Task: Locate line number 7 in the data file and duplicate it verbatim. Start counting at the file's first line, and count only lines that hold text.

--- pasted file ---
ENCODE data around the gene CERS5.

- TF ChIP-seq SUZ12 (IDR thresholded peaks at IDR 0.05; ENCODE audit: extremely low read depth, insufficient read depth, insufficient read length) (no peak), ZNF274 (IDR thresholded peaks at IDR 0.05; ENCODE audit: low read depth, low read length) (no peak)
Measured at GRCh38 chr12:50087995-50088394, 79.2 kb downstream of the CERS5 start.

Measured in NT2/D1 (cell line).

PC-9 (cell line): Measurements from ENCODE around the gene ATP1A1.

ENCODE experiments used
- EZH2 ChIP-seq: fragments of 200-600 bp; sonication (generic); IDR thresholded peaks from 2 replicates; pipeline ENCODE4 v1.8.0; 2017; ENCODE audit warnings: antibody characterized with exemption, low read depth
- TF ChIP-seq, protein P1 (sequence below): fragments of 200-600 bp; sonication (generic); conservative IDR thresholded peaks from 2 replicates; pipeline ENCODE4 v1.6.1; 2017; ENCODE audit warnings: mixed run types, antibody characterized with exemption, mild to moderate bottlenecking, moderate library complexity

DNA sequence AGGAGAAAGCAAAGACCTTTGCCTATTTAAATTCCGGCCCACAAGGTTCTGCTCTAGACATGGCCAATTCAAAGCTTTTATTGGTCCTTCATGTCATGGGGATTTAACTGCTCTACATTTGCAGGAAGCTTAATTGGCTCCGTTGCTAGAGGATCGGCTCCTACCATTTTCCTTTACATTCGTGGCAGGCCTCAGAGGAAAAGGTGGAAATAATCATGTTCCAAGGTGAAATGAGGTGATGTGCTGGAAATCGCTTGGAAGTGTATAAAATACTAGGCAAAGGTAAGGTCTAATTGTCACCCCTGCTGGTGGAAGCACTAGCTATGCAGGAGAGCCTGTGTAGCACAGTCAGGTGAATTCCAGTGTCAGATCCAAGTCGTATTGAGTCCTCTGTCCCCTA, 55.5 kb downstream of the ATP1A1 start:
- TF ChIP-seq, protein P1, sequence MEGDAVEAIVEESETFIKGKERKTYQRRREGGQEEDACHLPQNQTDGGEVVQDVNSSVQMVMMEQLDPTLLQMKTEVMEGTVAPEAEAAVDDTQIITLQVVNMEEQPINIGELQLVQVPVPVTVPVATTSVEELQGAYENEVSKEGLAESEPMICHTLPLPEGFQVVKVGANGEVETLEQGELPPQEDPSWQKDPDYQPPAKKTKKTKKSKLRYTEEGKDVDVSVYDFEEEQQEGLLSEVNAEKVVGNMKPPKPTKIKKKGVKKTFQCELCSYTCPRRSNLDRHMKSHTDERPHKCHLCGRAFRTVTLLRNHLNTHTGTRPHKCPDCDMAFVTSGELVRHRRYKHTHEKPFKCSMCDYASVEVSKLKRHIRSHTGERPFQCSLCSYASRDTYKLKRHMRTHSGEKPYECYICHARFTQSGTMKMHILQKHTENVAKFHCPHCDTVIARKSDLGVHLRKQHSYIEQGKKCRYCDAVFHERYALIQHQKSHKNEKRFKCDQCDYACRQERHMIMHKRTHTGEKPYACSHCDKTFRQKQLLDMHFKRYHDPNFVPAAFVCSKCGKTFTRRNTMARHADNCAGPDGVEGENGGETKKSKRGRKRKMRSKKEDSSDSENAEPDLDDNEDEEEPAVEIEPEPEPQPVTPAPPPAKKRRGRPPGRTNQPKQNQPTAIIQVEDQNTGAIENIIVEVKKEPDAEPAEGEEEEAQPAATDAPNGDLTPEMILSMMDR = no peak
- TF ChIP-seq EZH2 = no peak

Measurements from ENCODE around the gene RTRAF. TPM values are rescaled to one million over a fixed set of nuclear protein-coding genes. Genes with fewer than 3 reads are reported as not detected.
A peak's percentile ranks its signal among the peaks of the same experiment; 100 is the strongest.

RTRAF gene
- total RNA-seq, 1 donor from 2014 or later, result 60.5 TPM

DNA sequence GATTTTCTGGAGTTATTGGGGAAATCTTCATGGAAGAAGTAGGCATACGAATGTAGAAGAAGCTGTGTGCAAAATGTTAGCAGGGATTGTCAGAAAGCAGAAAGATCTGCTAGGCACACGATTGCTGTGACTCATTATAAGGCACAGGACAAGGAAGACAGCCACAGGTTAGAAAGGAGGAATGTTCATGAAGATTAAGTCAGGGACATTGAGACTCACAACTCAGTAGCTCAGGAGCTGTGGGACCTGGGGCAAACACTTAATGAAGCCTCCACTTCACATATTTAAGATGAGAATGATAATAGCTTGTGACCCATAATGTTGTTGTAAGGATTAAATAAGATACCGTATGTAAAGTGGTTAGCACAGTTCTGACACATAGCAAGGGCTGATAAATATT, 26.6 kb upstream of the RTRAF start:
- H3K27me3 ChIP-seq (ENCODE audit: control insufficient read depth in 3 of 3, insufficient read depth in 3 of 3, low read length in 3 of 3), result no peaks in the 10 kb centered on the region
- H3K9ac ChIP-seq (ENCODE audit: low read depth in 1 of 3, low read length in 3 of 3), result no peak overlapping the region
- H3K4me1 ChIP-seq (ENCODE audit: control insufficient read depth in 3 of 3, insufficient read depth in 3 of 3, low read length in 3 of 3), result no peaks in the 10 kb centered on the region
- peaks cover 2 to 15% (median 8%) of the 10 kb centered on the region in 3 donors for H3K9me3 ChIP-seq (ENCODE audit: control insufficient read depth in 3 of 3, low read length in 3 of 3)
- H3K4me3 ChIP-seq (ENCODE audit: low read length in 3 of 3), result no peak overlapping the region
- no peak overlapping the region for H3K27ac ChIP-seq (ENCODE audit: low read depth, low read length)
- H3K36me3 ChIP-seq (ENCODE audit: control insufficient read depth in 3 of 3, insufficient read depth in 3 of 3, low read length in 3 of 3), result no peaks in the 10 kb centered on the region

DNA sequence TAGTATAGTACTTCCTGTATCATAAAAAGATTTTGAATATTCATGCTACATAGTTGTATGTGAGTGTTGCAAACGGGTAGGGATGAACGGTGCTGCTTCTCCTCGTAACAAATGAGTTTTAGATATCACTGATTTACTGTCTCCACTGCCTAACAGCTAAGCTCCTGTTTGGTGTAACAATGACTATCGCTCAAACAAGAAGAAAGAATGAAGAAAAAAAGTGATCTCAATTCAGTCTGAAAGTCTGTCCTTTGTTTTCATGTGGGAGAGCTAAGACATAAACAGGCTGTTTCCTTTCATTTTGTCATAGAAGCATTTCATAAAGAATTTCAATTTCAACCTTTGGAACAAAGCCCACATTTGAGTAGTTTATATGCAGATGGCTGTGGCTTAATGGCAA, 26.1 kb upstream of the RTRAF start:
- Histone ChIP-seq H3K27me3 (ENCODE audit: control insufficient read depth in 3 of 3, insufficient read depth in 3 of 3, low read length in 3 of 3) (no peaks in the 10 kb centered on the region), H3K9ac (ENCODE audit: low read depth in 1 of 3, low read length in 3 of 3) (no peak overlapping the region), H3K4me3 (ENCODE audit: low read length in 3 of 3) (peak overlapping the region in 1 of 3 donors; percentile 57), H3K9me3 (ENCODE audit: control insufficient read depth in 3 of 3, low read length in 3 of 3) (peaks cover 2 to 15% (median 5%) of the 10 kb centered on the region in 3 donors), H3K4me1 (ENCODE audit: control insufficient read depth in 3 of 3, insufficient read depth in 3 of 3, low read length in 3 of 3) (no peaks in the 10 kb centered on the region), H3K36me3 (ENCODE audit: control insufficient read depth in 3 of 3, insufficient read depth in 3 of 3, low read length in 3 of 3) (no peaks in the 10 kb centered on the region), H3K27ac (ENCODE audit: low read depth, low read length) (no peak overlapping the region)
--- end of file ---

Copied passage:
- EZH2 ChIP-seq: fragments of 200-600 bp; sonication (generic); IDR thresholded peaks from 2 replicates; pipeline ENCODE4 v1.8.0; 2017; ENCODE audit warnings: antibody characterized with exemption, low read depth